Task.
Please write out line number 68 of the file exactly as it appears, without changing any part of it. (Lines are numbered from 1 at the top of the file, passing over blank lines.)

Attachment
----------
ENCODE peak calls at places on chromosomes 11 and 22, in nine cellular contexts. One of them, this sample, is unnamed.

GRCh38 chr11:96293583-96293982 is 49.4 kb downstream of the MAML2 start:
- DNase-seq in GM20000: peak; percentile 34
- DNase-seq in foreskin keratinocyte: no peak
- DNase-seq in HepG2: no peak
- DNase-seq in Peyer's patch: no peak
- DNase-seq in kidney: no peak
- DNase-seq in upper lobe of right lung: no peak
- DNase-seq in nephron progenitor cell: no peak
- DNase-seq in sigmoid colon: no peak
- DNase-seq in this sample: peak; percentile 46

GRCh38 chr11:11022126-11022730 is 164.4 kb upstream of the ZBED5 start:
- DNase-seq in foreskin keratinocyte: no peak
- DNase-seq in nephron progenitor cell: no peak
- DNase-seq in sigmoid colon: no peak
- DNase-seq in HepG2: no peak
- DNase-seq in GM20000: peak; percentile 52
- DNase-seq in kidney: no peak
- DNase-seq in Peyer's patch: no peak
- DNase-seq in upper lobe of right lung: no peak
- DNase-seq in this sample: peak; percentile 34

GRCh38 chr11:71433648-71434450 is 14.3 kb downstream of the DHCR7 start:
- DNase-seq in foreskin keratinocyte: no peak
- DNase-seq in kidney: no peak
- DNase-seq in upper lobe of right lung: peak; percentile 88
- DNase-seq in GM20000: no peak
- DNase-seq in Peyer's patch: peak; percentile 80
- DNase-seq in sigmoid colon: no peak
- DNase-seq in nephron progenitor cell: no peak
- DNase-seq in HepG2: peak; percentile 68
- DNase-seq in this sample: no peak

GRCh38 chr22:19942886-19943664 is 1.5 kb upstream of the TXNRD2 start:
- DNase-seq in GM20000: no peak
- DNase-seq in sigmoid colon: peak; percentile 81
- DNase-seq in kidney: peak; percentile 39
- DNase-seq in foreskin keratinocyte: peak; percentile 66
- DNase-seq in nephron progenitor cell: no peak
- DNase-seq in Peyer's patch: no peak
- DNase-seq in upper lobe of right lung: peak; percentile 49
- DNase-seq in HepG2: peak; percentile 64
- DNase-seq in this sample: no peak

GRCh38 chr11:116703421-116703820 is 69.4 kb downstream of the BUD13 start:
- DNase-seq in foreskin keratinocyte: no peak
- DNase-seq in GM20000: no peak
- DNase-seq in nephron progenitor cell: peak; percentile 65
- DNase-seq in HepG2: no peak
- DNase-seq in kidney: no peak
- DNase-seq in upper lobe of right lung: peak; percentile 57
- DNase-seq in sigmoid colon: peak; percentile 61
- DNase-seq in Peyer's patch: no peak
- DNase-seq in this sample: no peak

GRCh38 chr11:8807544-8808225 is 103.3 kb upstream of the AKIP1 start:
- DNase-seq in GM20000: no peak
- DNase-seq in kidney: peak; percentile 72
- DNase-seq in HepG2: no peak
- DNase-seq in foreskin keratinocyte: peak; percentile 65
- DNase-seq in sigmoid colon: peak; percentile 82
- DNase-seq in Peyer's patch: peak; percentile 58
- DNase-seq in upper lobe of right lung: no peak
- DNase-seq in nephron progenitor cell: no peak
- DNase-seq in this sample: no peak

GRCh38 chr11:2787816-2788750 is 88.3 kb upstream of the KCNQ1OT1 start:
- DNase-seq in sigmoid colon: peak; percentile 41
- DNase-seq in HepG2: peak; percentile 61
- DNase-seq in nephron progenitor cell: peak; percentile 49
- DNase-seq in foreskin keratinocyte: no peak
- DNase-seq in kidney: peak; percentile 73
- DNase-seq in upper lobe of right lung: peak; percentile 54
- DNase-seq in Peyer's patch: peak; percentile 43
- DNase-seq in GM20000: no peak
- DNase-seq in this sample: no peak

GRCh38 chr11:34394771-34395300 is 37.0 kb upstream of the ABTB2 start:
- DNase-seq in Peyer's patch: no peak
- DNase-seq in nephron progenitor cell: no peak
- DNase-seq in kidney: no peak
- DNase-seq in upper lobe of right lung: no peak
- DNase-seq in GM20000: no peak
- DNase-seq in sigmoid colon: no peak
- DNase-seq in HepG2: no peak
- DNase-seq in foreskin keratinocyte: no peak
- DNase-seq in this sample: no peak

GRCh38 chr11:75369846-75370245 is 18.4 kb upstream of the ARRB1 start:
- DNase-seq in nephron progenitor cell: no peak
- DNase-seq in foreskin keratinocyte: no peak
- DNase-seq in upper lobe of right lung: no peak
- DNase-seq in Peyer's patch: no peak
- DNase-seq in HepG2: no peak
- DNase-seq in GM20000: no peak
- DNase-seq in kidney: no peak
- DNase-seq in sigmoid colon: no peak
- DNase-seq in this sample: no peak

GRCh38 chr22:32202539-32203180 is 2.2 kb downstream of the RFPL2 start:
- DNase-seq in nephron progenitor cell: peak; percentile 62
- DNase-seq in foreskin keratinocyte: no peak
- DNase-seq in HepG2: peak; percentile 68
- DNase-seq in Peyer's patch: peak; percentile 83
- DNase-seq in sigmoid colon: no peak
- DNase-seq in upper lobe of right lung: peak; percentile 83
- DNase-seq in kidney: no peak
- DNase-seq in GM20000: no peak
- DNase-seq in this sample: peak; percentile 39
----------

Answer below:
- DNase-seq in upper lobe of right lung: peak; percentile 54